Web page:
|Computers & Texts No.
14||Table of Contents||April 1997|
University of Oxford
Chadwyck-Healey are well known for their series of large textual databases on CD-ROM, especially the four CD set of English Poetry from 600-1900 CE. They have now made available on a World Wide Web site a number of these databases, on a subscription basis. In addition, they offer a range of other resources, and links to other Internet sites. Subscription is by IP address or range of addresses (such as an entire university domain like ox.ac.uk): access is then transparent to any users within the registered domain, and the pages appear as just another web site, accessible from any platform with a graphical browser.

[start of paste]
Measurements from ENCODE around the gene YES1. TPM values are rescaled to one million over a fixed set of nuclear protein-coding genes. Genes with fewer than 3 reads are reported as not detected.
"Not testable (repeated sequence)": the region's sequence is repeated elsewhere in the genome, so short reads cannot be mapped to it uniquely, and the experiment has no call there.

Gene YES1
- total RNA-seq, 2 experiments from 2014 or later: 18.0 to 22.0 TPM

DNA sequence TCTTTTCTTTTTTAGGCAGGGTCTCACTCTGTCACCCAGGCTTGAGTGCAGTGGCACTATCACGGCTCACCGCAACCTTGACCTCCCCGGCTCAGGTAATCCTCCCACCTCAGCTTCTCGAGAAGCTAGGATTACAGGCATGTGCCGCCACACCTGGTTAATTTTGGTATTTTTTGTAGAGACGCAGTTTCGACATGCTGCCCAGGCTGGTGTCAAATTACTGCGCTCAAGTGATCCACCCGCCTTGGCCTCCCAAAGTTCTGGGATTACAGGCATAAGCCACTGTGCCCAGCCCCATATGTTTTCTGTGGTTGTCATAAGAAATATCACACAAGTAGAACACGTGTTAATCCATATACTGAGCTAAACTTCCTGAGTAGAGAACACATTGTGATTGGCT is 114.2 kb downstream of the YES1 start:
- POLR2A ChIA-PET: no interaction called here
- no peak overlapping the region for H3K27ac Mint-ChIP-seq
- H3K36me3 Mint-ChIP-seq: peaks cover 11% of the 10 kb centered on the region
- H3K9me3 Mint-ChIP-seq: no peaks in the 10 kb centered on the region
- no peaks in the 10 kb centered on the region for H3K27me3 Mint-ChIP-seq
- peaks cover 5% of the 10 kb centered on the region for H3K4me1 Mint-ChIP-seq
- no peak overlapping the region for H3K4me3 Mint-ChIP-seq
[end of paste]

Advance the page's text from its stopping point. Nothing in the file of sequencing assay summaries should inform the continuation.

The databases that are available at present (Chadwyck-Healey state that they intend to add material to the site as it becomes available) are English Poetry, English Drama (combining the English Verse Drama and English Prose Drama CD-ROMS), Eighteenth Century Fiction, American Poetry, and African-American Poetry. Additions scheduled for 1997 include Early English Prose Fiction, Editions and Adaptations of Shakespeare, and The Bible in English (The King James - 'Authorised Version' is available in the Reference section, see below). It is possible to subscribe to some or all of these: in the latter case, one great advantage over the CD-ROM editions is that it is possible to search over all the databases at once. A search, for instance, on all the databases currently available for 'ecstasy' produced a tally of 496 hits (183 entries) in American Poetry, 1264 hits (436 entries) in English Poetry, 21 hits (9 entries) in African-American Poetry, 210 hits (134 entries) in English Drama, and 34 hits (12 entries) in Eighteenth Century Fiction. Searching speed is obviously dependent on the load, on the Internet in general as well as on the Chadwyck-Healey site, but generally seems quicker than the networked CD-ROMS available in Oxford: and it is much more convenient to be able to use a general purpose browser than special software. Access to the texts is a little long-winded: first comes a 'Summary of Matches' in each database, then clicking on one of those gives author and title details for the 'hits'. Clicking on one of those produces a 'Context of Matches' page giving ten words of context each side of the search term: that leads to a 'Full Text' page offering a choice of 'Contextual Table of Contents', 'Text Only', and 'First Hit'; and finally clicking on the last of these takes one to the text at the first occurrence of the search term. It would be nice to have the opportunity to go straight to the hit in its full context from the author/title details: the procedure adopted is presumably designed to minimise downloads, as the texts are split into quite sizeable chunks. Performance at the moment is however good: whether it would remain so if take-up was heavy is uncertain, but Chadwyck-Healey seem determined to keep the site accessible.